Many organizations are embracing hybrid identity environments, implementing both on-premises Active Directory and Azure AD. Although the flexibility of hybrid identity environments brings huge benefits, this approach also comes with increased risk. Just as with on-prem AD, Azure AD has its weaknesses, and the hybrid mix creates additional opportunities for the attackers. As with the Kaseya and SolarWinds breaches, cybercriminals are exploiting security weaknesses in hybrid identity systems by gaining entry in the cloud and moving to the on-premises system—or vice versa. Auditing and remediating malicious changes in Azure AD requires a completely different approach from on-premises AD security management.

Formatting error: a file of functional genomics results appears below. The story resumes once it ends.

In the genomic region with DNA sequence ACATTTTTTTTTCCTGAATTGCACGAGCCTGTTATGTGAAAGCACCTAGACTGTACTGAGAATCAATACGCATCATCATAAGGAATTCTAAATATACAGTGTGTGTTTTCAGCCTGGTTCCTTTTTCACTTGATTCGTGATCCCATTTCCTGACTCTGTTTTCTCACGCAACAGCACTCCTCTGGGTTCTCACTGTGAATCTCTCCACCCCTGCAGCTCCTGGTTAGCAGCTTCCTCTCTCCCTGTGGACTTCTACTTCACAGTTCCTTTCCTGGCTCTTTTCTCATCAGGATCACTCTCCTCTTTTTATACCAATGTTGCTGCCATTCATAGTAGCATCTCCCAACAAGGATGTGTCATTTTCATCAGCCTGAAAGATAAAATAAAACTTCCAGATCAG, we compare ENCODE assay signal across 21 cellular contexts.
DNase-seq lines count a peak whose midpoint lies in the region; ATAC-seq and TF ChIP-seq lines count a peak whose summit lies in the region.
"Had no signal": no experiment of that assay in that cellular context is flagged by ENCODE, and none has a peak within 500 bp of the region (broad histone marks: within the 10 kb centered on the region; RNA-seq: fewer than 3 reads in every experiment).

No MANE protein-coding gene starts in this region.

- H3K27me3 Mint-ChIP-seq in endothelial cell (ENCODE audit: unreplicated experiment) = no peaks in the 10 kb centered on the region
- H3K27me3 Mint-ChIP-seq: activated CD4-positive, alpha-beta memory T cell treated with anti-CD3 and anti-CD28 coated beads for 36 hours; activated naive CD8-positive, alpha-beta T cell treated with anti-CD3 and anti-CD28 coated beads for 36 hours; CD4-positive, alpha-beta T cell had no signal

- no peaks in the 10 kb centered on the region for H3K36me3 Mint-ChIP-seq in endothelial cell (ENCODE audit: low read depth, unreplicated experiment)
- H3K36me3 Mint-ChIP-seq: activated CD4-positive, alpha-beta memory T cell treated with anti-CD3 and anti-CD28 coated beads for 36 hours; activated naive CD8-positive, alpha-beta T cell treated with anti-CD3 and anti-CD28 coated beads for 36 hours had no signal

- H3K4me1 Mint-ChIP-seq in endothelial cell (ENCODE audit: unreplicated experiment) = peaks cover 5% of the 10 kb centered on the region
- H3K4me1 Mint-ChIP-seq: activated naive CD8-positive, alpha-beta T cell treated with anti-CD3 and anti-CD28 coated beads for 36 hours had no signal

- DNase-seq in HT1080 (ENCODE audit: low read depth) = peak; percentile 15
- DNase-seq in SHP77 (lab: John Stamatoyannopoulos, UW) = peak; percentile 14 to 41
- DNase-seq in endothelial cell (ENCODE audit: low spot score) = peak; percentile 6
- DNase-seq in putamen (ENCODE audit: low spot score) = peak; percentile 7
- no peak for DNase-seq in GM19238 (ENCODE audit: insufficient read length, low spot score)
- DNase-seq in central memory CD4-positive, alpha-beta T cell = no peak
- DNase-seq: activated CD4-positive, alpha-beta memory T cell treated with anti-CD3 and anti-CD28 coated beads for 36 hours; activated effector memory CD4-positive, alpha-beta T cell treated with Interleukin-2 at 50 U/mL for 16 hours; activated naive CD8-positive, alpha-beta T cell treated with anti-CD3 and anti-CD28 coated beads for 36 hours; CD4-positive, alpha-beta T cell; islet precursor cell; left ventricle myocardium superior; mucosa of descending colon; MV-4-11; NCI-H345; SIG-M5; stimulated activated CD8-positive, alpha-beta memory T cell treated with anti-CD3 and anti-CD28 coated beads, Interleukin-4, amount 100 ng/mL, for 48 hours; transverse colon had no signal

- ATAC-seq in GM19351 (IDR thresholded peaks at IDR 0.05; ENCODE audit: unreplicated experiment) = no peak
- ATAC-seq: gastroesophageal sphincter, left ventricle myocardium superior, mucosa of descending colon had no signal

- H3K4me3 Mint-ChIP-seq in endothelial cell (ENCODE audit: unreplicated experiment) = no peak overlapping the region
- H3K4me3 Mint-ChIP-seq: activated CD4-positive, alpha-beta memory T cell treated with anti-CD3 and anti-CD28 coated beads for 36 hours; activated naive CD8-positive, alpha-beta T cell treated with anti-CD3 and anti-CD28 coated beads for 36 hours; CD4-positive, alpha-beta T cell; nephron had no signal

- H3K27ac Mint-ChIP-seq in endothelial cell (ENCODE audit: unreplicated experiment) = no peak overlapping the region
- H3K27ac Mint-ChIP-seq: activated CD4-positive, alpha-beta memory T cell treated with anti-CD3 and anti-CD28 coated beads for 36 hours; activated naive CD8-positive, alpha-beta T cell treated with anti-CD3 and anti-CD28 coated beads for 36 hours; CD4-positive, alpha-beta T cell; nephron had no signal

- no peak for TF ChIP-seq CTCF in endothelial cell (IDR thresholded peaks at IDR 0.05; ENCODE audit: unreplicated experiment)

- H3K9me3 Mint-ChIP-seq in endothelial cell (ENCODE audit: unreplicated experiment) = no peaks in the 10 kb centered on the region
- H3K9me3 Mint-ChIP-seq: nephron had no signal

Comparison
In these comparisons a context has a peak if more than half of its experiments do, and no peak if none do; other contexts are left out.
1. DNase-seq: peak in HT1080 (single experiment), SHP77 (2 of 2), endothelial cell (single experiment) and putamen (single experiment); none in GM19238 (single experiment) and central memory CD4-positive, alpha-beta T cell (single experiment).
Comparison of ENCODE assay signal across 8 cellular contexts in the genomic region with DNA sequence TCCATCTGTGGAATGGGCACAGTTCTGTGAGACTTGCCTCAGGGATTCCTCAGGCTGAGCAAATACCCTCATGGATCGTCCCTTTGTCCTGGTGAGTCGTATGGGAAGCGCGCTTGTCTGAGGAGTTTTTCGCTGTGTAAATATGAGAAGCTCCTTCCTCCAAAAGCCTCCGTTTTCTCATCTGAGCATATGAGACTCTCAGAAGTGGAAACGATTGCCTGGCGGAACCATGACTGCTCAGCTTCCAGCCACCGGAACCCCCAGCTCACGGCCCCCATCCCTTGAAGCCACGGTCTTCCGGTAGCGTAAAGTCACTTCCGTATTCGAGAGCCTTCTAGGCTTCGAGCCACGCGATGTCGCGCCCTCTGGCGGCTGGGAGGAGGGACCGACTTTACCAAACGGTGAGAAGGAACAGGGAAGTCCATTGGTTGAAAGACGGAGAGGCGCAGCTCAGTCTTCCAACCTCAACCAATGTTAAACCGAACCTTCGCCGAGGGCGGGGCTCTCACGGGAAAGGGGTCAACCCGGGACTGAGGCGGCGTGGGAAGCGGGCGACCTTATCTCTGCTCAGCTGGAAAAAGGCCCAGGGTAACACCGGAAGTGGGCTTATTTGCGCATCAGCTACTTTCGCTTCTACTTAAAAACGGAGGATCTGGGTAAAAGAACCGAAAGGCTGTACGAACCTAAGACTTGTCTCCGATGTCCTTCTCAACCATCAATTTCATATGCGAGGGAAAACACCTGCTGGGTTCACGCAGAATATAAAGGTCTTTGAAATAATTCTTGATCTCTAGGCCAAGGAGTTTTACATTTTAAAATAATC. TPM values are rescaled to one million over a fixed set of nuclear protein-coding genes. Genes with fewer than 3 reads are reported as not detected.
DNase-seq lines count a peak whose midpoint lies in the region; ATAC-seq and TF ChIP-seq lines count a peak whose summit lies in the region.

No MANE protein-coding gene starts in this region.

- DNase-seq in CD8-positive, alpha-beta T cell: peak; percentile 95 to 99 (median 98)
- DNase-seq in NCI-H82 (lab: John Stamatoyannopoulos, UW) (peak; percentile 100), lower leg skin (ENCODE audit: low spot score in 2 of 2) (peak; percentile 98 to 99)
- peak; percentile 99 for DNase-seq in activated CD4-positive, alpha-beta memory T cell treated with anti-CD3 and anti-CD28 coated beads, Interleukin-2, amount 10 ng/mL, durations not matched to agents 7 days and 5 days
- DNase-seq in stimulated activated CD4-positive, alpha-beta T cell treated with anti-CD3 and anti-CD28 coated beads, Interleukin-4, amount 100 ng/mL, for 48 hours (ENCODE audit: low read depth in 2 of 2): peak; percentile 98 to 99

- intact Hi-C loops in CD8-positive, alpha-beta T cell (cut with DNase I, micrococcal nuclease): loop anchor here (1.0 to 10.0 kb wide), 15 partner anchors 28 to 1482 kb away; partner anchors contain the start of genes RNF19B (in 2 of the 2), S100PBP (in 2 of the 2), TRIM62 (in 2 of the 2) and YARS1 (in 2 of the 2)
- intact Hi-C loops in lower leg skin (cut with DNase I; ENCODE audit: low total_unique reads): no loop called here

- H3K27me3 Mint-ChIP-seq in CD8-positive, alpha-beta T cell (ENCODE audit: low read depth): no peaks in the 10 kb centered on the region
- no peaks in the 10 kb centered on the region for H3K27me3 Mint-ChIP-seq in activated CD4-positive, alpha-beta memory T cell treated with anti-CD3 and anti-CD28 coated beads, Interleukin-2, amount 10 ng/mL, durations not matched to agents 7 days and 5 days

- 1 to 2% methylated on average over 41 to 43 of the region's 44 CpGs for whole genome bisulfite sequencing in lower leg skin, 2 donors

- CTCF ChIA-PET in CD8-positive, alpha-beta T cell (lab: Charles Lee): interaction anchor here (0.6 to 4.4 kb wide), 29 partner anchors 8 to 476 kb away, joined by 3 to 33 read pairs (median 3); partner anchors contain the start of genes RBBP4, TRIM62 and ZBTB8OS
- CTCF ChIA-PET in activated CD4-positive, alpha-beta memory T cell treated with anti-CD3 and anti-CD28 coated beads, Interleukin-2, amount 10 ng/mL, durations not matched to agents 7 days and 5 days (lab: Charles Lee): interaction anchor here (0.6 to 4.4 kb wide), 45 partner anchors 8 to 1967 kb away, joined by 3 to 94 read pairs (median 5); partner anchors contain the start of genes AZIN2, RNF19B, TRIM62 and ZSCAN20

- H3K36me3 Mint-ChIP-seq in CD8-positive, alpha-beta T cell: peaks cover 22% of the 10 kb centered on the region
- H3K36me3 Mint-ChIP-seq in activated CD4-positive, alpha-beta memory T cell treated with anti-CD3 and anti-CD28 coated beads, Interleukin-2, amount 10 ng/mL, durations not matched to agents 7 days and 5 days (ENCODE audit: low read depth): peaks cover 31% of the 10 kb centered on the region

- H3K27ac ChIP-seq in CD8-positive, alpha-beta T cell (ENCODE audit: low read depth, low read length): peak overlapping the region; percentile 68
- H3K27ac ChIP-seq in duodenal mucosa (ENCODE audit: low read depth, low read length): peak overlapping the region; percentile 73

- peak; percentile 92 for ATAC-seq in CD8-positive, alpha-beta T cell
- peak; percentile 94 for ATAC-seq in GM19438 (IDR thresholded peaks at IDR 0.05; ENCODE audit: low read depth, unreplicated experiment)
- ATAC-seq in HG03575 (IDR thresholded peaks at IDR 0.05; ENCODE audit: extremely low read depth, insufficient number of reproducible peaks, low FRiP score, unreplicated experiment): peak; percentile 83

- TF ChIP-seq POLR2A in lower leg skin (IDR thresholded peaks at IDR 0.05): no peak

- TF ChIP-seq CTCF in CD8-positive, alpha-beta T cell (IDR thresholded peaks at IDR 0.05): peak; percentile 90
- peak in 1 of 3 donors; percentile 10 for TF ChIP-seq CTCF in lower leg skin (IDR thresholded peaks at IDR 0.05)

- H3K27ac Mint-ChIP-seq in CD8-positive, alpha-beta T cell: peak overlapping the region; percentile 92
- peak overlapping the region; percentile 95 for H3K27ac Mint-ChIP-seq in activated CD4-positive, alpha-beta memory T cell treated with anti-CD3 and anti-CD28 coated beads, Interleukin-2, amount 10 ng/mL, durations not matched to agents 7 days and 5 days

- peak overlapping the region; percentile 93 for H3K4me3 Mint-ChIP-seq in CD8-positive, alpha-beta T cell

- New authentication model means that familiar concepts such as forests and Group Policy Objects no longer apply in the Azure AD environment.
- Decisions such as whether to merge on-prem AD and Azure AD with Azure Connect can have significant security consequences.
- The notion of the traditional network perimeter doesn’t exist in Azure AD, so IT and security teams need to defend against an endless array of potential entry points.
- Shifting to Azure AD brings significant changes to the permissions model: In a hybrid AD environment, identities are stored in the cloud, potentially vulnerable to attacks similar to the SolarWinds and Kaseya attacks.
- Lack of visibility into potentially malicious changes across the hybrid AD environment can compromise security.